Creating a Frame: Experimenting with Random Sampling within Non-Homogeneously Distributed Urban Migrant Populations

Gayatri Singh, Brown University
Benjamin D Clark, University of the Witwatersrand
Kennedy N Otwombe, University of the Witwatersrand

This paper will present key elements of a random sampling methodology utilized in a recently concluded survey in Johannesburg (South Africa) with four multinational migrant communities namely, Zimbabwean, Congolese (DRC), Somali and rural-urban South African migrants. The study made use of a mixed methodology approach involving qualitative and spatial methods to ‘create’ a sampling frame for the final survey phase. The need for using these methods to generate a creative sampling frame arose from the lack of baseline household distribution information for these population groups and unique terrain of the survey site, inner city Johannesburg, where both foreign and South African migrants often inhabit dilapidated buildings that are difficult to access. A full enumeration of the method, the data collection strategies employed and challenges faced in the data collection will be provided in this paper that argues the feasibility of random sampling approaches within a non-homogeneously distributed population context.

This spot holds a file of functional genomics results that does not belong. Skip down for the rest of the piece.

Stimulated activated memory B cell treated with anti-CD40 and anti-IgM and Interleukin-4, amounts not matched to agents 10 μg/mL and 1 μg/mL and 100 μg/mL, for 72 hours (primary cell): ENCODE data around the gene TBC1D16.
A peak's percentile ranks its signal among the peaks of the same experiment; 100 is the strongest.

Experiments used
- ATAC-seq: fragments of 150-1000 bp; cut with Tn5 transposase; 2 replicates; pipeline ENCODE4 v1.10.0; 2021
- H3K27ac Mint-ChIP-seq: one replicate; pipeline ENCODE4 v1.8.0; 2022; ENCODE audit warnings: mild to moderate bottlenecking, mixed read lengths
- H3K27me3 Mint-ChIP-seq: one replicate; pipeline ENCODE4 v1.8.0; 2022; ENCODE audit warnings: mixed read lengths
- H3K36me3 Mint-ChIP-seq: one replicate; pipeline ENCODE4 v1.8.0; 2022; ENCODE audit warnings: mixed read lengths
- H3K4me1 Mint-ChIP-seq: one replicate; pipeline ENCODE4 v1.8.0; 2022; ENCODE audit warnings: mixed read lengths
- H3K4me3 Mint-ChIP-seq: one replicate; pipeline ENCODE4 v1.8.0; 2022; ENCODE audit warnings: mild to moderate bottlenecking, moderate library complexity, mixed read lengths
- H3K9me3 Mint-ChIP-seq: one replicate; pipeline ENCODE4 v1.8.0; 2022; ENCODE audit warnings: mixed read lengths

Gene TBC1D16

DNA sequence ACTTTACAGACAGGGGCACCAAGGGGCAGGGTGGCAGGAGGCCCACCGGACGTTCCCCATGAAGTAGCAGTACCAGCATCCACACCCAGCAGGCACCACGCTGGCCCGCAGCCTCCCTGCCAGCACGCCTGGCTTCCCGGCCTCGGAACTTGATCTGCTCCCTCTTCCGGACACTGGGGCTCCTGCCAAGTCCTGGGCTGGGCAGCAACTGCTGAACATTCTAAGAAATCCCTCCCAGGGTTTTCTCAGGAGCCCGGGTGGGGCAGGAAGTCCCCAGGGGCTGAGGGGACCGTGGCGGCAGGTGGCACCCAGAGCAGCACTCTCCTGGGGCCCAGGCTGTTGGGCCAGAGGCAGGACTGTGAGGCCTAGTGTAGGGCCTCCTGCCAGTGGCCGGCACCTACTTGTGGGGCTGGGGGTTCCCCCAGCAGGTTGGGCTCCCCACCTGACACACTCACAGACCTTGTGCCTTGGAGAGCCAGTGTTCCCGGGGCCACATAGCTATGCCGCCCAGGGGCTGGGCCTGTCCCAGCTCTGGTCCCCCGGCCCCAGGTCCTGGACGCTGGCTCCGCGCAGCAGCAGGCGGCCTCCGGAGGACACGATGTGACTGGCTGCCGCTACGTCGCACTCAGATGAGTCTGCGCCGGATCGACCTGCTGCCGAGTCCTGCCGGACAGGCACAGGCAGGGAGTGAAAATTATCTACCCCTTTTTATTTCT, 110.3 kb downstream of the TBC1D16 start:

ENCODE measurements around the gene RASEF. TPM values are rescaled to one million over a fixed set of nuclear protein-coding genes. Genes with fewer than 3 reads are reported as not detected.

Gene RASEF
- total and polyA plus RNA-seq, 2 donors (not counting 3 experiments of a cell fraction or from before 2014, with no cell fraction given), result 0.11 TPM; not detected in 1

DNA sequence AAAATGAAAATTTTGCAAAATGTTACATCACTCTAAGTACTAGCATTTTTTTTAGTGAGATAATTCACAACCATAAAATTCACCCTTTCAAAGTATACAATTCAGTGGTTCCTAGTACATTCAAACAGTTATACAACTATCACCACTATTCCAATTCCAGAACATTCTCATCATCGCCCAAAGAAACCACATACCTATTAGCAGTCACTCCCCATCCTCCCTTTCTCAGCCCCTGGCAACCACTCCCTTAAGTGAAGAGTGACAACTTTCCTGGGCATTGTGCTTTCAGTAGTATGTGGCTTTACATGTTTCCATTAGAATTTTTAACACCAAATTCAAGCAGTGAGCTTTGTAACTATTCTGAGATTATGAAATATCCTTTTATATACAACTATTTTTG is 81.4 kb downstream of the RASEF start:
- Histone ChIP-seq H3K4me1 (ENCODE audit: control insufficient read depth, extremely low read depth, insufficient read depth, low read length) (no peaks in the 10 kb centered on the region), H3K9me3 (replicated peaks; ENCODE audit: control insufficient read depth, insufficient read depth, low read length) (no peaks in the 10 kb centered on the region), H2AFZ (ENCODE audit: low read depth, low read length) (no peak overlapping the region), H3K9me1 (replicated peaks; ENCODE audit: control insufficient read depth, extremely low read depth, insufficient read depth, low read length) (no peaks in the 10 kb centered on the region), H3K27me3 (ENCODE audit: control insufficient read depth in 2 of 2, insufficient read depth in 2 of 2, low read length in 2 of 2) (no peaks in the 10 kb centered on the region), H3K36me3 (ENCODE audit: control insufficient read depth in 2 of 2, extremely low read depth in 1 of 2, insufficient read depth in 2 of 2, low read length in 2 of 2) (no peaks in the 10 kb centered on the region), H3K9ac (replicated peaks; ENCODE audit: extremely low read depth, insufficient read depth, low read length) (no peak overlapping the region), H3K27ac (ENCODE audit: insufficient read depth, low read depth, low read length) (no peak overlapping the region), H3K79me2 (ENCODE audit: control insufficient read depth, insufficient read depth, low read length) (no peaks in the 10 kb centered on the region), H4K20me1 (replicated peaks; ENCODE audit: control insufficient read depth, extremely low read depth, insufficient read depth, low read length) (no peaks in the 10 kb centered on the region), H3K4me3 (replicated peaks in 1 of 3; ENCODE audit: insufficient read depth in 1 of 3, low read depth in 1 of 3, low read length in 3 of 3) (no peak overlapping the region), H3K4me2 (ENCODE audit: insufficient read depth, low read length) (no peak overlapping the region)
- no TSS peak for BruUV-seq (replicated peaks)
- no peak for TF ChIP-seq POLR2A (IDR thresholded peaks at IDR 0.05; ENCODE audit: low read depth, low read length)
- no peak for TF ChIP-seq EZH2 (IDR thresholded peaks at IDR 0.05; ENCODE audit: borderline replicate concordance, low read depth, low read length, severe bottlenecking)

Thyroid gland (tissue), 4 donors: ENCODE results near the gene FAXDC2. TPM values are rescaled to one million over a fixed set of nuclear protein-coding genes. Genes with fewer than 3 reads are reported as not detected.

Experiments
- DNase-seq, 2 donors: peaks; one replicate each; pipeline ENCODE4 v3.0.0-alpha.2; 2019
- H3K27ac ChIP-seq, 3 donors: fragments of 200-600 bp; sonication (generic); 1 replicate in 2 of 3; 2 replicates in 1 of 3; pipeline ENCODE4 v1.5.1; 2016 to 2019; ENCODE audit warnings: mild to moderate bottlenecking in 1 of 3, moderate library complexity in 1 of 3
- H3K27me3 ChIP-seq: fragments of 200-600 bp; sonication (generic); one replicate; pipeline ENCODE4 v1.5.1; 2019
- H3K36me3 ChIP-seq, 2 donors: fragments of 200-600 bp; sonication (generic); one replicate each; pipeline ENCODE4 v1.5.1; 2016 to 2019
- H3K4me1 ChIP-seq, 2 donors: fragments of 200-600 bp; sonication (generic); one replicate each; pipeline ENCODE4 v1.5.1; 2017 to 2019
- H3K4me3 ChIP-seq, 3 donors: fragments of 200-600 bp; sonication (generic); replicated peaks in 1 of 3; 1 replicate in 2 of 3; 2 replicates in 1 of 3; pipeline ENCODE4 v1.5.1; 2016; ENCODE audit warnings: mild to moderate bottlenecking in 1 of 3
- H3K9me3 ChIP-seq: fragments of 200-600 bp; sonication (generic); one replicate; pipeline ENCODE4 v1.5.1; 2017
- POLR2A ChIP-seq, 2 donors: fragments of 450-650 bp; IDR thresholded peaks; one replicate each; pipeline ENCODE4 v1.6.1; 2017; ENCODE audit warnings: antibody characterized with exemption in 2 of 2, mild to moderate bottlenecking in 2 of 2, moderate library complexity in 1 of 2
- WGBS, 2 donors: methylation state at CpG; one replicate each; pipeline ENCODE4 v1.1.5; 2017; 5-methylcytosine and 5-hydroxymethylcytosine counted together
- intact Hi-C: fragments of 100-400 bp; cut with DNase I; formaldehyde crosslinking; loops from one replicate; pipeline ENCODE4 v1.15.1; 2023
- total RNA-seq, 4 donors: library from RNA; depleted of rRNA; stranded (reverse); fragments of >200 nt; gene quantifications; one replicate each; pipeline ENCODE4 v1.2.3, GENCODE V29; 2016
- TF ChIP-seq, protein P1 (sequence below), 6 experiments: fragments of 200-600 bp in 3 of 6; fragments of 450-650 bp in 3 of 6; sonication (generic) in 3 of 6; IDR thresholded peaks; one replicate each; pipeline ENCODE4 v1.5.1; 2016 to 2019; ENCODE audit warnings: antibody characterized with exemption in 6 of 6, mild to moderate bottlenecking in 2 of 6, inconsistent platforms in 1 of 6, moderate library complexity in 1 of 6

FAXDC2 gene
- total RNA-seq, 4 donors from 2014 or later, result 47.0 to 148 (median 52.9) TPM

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Presented in Session 150: Methods for Locating Hard to Find Populations